Technical Paper

Axial Collapse of Thin Wall Cylindrical Column

In order to understand the crush behavior of complex structural system such as a vehicle, one must first acquire the knowledge of crush characteristics of structural components that constitute the system and control its crush performance. In this paper, the crush strength characteristics and modes of collapse of thin walled circular columns are mathematically formulated. The formulation is based on the stability of shell structure subjected to axial crush, where various stages of collapse are identified and crush characteristics pertinent to column design are quantified. The effect of column size and the material properties on the collapse stability and crush strength characteristics of thin walled shell components are discussed. The size and number of folds for the axisymmetric “ring” mode and the nonsymmetric “diamond” mode are determined.
Technical Paper

Bench Level Automotive Electrical and Electromagnetic Compatibility Validation Test Process Improvements (Analysis of Survey Results from Test Laboratories)

In an effort to reduce the cost and time associated with bench level automotive electrical and electromagnetic compatibility (EMC) validation tests, a survey was created to request advice from the test labs that perform this testing. The survey focuses particularly on the development of the test plan document and the preparation of the test setup. The survey was sent to a targeted group of individuals with experience in performing this type of testing. The invitees work at laboratories that represent the majority of labs in the world that are authorized to perform component electrical / EMC validation testing for automotive original equipment manufacturers (OEMs). There were a significant number of responses; it is possible that representatives from all of the invited laboratories responded. The survey results provide demographic information about the test labs and their participants.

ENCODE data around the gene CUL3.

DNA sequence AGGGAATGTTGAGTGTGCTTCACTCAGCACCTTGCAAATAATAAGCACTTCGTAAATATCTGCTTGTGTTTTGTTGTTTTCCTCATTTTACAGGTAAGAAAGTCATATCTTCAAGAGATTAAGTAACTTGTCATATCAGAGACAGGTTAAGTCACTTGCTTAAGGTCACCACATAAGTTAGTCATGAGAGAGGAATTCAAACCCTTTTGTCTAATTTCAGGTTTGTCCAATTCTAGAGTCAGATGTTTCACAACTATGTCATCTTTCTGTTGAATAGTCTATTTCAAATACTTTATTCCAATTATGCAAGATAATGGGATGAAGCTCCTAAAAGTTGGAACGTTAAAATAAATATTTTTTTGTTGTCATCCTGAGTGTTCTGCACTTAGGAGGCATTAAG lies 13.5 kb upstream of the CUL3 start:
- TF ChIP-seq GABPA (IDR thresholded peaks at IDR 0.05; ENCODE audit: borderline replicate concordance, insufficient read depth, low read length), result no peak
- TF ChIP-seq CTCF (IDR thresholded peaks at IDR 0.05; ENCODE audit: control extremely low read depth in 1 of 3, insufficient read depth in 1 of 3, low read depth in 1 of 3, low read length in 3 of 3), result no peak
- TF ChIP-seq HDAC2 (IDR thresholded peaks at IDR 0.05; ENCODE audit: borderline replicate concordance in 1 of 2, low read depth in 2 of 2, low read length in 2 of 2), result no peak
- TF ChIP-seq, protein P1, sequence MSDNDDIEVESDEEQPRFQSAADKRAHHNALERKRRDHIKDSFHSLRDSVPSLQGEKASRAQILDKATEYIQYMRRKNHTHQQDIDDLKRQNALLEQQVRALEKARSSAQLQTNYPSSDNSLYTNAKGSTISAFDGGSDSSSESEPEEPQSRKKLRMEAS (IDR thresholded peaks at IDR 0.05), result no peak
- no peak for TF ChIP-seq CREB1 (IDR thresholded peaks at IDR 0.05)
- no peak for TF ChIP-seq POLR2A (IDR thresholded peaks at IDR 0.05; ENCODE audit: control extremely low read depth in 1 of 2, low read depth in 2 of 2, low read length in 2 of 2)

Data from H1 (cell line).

Technical Paper

Bending Fatigue Behavior of Carburized Gear Steels: Four-Point Bend Test Development and Evaluation

The ability to evaluate the bending fatigue behavior of carburized low alloy steels in a laboratory and relate these measurements to performance of high contact ratio helical gears is important to the design and development of transmissions. Typical methods of evaluating bending fatigue performance of carburized gear steels do not directly represent helical planetary gears because they lack the geometric and loading conditions of planetary pinions. The purpose of this study is twofold; 1) development of a lab fatigue test to represent the fatigue performance of planetary pinion gears tested in a dynamometer and 2) evaluation of the influence of alloy content on bending fatigue performance of two steel alloys. The steels under evaluation were modified 8620M and 4615M alloys machined into bend bars with a notch representing a gear root and carburized to a case depth of approximately 0.35 mm (using the same carburizing cycle as the planetary pinion gears).